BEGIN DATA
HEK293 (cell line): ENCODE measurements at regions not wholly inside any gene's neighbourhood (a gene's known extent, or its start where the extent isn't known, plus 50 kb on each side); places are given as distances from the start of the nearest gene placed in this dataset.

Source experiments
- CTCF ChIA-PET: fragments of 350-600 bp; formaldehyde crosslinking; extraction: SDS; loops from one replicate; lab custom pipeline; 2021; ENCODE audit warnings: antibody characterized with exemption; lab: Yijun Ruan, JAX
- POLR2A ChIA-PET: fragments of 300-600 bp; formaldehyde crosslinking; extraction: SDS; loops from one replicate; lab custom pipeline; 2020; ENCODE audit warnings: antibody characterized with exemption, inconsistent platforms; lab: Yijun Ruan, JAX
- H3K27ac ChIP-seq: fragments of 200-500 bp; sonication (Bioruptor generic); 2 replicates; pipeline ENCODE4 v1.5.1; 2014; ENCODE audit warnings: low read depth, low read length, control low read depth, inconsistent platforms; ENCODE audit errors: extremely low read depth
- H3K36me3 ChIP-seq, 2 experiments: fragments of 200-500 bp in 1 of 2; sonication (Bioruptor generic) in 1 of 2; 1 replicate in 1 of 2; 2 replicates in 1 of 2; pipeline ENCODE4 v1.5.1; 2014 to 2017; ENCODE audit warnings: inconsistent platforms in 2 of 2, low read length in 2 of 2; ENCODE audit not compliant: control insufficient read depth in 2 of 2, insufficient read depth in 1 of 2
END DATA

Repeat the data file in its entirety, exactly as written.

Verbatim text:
HEK293 (cell line): ENCODE measurements at regions not wholly inside any gene's neighbourhood (a gene's known extent, or its start where the extent isn't known, plus 50 kb on each side); places are given as distances from the start of the nearest gene placed in this dataset.

Source experiments
- CTCF ChIA-PET: fragments of 350-600 bp; formaldehyde crosslinking; extraction: SDS; loops from one replicate; lab custom pipeline; 2021; ENCODE audit warnings: antibody characterized with exemption; lab: Yijun Ruan, JAX
- POLR2A ChIA-PET: fragments of 300-600 bp; formaldehyde crosslinking; extraction: SDS; loops from one replicate; lab custom pipeline; 2020; ENCODE audit warnings: antibody characterized with exemption, inconsistent platforms; lab: Yijun Ruan, JAX
- H3K27ac ChIP-seq: fragments of 200-500 bp; sonication (Bioruptor generic); 2 replicates; pipeline ENCODE4 v1.5.1; 2014; ENCODE audit warnings: low read depth, low read length, control low read depth, inconsistent platforms; ENCODE audit errors: extremely low read depth
- H3K36me3 ChIP-seq, 2 experiments: fragments of 200-500 bp in 1 of 2; sonication (Bioruptor generic) in 1 of 2; 1 replicate in 1 of 2; 2 replicates in 1 of 2; pipeline ENCODE4 v1.5.1; 2014 to 2017; ENCODE audit warnings: inconsistent platforms in 2 of 2, low read length in 2 of 2; ENCODE audit not compliant: control insufficient read depth in 2 of 2, insufficient read depth in 1 of 2